"Cut the jargon."
"Use more comforting words."
"Be sensitive to emotions."
"Empathize with participants."
"Keep it simple."
These brief phrases were a constant refrain at the annual conference of the National Association of Government Defined Contribution Administrators held in Philadelphia Sept. 23-26 during which speakers said sponsors must do more than adopt best practices in plan design and create a diversified investment lineup.
They must be more persuasive in describing the value of saving for retirement.
"Words matter," said Gary DeMoss, director of Invesco Consulting, in a keynote address on Sept. 25.
Sponsors must personalize their messages about plan design and benefits, moving away from a generic discussion. "Make it all about 'you,' '' he said. "Provide a positive, hopeful message."
The hopeful message, however, shouldn't sugarcoat potential challenges or make unrealistic claims, he said. Instead, sponsors should emphasize plausible, credible benefits of saving for retirement.
Participants recognize that sponsors "are never going to give me my dream retirement," said Mr. DeMoss, describing focus group results to support his comments.
When people were asked their top priority for retirement, 59% said "comfortable retirement," 29% said "maintain my current lifestyle" and 12% cited "dream retirement."
Hopeful yet realistic messages from sponsors to participants not only requires a better language but also empathy because participants' emotions affect their decisions, said Punam Keller, deputy dean and the Charles Henry Jones Third Century Professor of Management at the Tuck School of Management at Dartmouth College.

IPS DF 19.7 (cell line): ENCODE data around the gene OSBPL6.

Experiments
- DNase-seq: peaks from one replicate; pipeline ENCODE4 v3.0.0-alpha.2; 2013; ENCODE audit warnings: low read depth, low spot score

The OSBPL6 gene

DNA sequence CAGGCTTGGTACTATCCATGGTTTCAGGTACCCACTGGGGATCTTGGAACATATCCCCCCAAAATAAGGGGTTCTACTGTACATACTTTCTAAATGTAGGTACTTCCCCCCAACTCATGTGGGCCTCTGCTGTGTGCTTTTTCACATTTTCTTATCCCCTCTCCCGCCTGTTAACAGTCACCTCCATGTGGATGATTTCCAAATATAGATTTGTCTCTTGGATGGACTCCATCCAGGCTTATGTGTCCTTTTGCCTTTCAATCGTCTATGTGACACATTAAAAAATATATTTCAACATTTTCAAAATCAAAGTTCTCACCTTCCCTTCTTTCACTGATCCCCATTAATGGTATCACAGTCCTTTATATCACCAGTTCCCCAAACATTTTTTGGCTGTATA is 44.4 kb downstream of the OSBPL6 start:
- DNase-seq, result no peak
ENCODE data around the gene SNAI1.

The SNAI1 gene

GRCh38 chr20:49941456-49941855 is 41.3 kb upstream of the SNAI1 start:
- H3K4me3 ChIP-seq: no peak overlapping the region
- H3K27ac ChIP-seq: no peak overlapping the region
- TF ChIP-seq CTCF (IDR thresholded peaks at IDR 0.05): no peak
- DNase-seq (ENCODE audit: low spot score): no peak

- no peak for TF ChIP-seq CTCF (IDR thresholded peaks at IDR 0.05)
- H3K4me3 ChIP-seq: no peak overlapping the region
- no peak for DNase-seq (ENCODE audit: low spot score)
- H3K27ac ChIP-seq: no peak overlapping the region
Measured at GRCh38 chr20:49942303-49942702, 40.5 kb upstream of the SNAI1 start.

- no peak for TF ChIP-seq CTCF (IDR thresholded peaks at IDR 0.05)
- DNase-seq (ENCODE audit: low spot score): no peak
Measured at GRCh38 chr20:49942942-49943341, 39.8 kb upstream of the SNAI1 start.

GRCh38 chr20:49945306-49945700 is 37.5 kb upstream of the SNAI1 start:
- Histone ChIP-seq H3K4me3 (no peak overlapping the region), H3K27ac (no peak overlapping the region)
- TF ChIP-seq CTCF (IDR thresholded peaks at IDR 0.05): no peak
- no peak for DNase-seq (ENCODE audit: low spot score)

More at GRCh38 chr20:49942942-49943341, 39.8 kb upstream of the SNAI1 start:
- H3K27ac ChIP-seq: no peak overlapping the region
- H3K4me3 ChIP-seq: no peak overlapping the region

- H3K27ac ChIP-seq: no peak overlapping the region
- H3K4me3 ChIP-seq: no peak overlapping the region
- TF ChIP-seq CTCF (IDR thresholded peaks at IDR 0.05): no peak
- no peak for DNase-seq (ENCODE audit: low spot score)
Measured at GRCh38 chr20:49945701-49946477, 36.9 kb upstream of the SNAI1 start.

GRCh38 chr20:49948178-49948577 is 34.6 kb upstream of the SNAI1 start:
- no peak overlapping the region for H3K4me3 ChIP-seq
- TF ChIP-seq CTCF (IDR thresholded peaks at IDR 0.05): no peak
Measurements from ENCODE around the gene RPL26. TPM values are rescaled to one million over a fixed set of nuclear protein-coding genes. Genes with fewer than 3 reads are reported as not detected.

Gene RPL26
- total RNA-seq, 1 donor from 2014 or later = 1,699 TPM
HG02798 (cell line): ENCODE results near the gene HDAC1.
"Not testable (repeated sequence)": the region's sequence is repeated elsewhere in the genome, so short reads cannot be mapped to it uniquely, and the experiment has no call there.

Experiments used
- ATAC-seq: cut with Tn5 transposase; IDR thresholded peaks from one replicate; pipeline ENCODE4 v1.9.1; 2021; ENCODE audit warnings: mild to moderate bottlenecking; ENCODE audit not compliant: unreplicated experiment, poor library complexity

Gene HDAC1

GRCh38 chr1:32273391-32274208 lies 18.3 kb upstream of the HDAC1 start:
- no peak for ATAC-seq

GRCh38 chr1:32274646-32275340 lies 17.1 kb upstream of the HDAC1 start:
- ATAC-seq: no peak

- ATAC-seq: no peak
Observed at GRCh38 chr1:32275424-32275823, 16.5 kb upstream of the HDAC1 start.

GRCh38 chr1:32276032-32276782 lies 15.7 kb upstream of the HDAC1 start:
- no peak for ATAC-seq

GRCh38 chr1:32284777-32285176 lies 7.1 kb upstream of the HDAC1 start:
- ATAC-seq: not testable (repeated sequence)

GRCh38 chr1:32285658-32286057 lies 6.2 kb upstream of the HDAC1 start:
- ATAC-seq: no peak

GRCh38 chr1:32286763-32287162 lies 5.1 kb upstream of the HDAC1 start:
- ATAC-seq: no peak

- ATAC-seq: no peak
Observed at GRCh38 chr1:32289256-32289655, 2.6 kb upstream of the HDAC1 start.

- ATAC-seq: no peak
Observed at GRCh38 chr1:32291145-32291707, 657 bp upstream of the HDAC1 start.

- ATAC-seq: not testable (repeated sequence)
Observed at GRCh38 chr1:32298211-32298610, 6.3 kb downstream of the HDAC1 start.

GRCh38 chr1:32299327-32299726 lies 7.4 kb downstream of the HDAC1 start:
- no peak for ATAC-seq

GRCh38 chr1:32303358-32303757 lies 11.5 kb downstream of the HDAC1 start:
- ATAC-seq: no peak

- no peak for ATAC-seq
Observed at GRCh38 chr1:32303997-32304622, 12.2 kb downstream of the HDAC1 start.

Plan executives must think about participants' feelings, "not just make things easier" for them to contribute and invest to retirement plans, Ms. Keller said in her Sept. 26 keynote speech.
To be a good marketer, "you need to be a good listener," she said, referring to plan executives' efforts to communicate to participants about plan benefits. "To be a good listener, you need empathy."
This approach is necessary to make the various "nudges" — such as auto features and opt-out vs. opt-in strategies — more effective, Ms. Keller said.
Current nudges "do not manage emotions," she said. These nudges "are all focused on feasibility — not desirability."
Sponsors can appeal to participants' emotions when they communicate the benefits of joining a retirement plan and/or increasing contributions, she said.
Ms. Keller advocated giving participants "enhanced active choice," which adds more description to a simple yes-no question. In her hypothetical example, sponsors can give employees two choices in deciding if they wish to participate in a DC plan. One choice: "Yes, I want to enroll in the firm's 401(k) plan to ensure that I will enjoy a comfortable lifestyle for the rest of my life even after I stop working." The other choice: "No, I don't want to enroll in the firm's 401(k) plan even if this step will help me avoid a poorer lifestyle, knowing some day I will have to stop working."
This strategy motivates participants to minimize what psychologists call "anticipatory regret," or a person's feeling of negative consequences of a decision before he or she actually makes it. Ms. Keller said the use of "enhanced active choice" can lower the barrier to "going forward" rather than "doing nothing."